In order to have a valid New York State Workers’ Compensation claim, you must give notice of your injury to your employer and file a claim with the New York State Workers’ Compensation Board. The general rule is that notice of the injury must be given to your employer within 30 days. A claim must be filed with the Workers’ Compensation Board within 2 years. The best strategy is to report an injury as soon as it occurs. You can always check with an attorney regarding your workers’ compensation case status.
Once your claim is established, you are able to track your workers’ compensation case status as it moves forward. You will be assigned a case number that you can use to identify your claim and have its status reported to you online or by phone.
Once you file a claim with the New York State Workers’ Compensation Board, your employer’s insurance carrier needs to respond by accepting or denying the claim. If the insurance company accepts the claim, it will pay medical bills and compensation for lost time. It is important to verify that the insurance company agrees to accept all the injury sites that you are claiming. If the insurance carrier is denying your claim, a hearing will be scheduled. At the first hearing, the judge is likely to recommend that you obtain an attorney, if you have not already done so. Then, further proceedings will be scheduled to litigate the claim, which can include testimony from you and employer witnesses as well as depositions of doctors.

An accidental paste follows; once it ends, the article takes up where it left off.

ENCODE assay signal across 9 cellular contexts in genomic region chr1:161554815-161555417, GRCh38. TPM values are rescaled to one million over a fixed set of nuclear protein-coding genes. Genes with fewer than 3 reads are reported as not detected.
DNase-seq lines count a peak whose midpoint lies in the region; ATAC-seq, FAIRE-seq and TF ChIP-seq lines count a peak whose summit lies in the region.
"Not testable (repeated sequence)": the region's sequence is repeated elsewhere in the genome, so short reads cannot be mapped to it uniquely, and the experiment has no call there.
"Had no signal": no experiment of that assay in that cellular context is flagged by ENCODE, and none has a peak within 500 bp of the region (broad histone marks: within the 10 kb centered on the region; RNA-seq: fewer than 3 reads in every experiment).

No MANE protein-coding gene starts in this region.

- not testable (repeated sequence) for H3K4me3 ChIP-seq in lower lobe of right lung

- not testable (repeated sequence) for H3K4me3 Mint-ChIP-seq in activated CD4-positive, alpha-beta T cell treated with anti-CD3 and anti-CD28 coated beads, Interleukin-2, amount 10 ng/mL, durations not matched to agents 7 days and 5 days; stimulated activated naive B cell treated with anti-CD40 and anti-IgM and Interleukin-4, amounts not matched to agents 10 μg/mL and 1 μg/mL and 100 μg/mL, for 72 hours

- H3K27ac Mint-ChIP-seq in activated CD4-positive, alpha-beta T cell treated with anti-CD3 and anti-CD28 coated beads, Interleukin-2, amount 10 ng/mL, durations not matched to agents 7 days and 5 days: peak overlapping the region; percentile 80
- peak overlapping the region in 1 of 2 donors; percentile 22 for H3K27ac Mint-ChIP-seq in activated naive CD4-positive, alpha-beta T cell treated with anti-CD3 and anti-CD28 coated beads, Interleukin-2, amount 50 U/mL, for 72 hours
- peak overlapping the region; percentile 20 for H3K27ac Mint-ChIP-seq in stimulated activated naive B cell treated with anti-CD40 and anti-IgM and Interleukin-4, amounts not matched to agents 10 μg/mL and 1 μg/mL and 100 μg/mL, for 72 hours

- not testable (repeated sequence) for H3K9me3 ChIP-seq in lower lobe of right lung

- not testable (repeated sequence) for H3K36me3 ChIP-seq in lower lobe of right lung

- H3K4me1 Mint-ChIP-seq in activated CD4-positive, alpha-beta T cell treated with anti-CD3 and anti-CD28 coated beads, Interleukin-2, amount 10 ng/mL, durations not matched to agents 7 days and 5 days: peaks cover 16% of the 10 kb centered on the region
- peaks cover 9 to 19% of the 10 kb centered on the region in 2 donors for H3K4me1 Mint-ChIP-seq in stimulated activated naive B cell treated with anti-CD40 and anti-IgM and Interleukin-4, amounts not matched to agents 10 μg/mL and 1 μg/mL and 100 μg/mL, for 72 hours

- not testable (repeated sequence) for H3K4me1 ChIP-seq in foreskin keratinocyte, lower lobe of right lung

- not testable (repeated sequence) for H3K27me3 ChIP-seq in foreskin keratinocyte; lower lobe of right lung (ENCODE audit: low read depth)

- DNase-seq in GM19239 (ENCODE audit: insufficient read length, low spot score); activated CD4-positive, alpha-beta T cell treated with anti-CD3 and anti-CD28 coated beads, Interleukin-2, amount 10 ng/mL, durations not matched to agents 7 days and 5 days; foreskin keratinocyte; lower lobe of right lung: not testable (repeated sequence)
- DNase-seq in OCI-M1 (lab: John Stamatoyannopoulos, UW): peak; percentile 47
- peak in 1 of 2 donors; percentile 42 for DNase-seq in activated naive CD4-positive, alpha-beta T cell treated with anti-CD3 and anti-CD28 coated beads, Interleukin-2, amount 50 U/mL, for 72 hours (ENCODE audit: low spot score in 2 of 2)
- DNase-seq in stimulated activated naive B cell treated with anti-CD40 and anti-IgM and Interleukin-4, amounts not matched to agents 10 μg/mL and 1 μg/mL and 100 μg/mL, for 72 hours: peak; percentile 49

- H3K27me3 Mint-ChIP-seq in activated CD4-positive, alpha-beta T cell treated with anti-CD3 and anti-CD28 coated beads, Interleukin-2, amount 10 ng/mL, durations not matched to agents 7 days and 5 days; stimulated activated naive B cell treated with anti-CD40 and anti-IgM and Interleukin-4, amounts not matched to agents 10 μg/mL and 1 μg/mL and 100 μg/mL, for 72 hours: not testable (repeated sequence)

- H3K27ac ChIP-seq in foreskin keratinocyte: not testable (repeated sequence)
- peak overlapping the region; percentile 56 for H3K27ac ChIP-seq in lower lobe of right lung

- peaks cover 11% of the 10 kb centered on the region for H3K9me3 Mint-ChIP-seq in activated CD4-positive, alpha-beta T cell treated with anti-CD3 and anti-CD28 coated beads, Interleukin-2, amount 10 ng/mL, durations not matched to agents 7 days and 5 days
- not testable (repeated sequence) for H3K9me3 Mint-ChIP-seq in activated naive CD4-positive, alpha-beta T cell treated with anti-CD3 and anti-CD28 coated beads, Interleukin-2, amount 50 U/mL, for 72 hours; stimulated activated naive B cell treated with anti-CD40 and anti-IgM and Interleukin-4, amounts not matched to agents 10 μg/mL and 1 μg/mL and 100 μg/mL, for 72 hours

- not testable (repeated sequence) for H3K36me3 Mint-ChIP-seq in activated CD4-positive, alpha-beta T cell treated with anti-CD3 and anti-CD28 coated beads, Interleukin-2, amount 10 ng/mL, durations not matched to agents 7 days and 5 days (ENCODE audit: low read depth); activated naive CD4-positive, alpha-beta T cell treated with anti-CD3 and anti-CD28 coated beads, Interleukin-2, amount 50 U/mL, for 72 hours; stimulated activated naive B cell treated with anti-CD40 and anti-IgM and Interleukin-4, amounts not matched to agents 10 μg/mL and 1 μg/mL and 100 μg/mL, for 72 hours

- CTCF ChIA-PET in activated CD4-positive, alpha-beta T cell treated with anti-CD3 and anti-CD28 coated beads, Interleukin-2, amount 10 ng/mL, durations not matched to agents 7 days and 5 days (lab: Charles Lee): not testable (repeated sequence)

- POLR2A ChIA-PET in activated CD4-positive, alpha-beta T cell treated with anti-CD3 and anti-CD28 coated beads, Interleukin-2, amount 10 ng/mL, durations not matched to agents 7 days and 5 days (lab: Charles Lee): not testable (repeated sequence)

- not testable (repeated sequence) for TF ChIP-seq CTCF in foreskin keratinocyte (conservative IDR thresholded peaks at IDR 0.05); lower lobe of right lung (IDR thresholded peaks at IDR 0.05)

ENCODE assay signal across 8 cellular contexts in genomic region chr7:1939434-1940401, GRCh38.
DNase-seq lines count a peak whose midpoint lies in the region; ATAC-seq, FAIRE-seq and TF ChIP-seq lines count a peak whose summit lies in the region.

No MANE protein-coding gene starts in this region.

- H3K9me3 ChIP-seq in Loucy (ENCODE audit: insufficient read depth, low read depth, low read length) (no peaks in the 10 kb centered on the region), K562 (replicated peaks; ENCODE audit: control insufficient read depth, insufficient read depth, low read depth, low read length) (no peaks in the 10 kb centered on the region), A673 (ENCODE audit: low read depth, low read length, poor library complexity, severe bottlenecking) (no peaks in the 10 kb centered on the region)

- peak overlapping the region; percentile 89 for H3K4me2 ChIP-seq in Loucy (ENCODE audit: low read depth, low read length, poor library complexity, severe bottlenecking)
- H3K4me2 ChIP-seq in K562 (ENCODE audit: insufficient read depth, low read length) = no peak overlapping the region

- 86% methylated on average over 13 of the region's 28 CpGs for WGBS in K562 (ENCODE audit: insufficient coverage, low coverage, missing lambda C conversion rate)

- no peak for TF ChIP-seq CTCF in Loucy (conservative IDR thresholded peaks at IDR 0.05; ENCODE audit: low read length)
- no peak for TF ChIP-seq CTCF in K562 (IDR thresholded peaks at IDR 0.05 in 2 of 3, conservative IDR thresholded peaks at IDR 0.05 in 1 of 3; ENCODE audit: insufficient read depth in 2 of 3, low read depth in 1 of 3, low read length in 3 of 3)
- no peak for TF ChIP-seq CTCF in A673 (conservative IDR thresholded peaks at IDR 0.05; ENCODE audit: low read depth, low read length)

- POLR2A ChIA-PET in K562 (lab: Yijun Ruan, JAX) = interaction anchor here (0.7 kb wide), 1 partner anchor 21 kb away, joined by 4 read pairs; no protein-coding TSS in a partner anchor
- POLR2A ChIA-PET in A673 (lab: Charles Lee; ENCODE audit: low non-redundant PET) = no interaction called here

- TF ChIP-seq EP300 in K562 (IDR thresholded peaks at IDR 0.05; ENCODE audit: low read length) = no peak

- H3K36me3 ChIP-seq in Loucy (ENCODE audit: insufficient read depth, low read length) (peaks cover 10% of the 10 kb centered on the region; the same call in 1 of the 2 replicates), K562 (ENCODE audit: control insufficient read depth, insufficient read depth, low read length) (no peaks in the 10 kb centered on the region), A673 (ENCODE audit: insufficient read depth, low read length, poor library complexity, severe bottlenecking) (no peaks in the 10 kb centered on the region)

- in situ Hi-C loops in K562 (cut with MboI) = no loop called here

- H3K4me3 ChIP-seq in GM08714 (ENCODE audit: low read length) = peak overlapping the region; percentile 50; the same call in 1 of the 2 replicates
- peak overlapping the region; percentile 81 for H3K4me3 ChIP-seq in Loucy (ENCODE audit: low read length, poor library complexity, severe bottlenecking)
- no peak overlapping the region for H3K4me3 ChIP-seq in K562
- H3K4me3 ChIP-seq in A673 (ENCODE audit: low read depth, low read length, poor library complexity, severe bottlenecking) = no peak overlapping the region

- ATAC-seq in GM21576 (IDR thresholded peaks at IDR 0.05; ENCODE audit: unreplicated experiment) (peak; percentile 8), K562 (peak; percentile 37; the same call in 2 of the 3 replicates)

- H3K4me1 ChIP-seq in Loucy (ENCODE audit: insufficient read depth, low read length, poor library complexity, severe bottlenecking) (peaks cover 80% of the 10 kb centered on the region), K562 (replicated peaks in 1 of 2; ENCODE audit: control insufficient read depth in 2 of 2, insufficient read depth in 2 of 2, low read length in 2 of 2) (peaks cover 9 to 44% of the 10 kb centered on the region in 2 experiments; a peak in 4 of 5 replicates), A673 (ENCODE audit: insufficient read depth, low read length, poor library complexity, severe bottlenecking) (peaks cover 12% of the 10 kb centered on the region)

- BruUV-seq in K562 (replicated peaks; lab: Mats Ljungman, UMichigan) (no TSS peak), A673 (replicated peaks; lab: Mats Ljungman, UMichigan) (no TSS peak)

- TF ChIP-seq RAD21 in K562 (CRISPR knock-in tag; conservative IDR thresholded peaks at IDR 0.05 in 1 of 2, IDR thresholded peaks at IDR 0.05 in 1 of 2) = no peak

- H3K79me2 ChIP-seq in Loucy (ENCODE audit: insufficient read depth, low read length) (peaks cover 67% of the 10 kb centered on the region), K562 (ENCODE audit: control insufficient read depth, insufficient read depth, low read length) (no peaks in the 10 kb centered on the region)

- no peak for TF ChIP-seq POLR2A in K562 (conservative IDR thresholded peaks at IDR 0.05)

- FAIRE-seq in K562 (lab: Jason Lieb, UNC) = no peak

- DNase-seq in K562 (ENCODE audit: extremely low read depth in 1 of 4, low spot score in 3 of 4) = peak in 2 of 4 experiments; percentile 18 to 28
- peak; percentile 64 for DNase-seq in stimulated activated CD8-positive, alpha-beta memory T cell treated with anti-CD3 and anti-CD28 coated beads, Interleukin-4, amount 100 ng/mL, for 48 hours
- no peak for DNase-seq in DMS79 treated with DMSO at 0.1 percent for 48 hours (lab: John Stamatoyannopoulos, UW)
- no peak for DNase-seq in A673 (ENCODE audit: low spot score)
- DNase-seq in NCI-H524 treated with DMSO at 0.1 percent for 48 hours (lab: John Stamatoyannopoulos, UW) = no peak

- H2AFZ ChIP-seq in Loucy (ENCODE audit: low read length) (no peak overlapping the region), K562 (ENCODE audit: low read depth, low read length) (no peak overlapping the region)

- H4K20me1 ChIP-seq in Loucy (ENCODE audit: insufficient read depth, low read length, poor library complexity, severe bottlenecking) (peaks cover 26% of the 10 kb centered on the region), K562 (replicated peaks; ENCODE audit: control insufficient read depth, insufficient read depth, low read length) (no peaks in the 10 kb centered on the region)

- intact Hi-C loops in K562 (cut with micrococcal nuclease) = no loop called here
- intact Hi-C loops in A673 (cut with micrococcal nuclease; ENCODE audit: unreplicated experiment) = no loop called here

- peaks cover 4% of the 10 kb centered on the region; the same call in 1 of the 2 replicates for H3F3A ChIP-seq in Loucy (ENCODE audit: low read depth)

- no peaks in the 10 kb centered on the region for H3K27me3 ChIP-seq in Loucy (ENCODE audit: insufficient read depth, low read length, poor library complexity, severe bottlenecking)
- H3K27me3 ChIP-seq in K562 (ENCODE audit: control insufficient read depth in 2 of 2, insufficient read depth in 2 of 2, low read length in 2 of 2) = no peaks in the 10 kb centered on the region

To check workers’ compensation status and identify where your claim is in the workers’ compensation case process, you can use New York State online platform, eCase, or you can call the Workers’ Compensation Board directly using the phone number provided on their website. You will want to have your case number and personal information ready.
Once your claim is accepted, medical treatment for the established injury sites is covered and you will receive lost wage benefits in line with the degree of disability reported by the doctors. From there, the case usually extends through a period of “temporary disability” with some injuries later classified as “permanent disability.” A classification of permanent disability will not occur until at least one year from the accident date. An award for permanent disability depends on several factors, including the body part involved and the various doctor’s opinions regarding the percentage of permanent disability, and whether or not you are back to work at the time of permanency. Once findings have been made on permanent disability status, lost wage benefits may stop, but, in general, medical coverage will continue for life.
The experienced workers’ compensation attorneys at Lewis & Lewis can assist you through all phases of the workers’ compensation process and track your case’s status so that you don’t have to.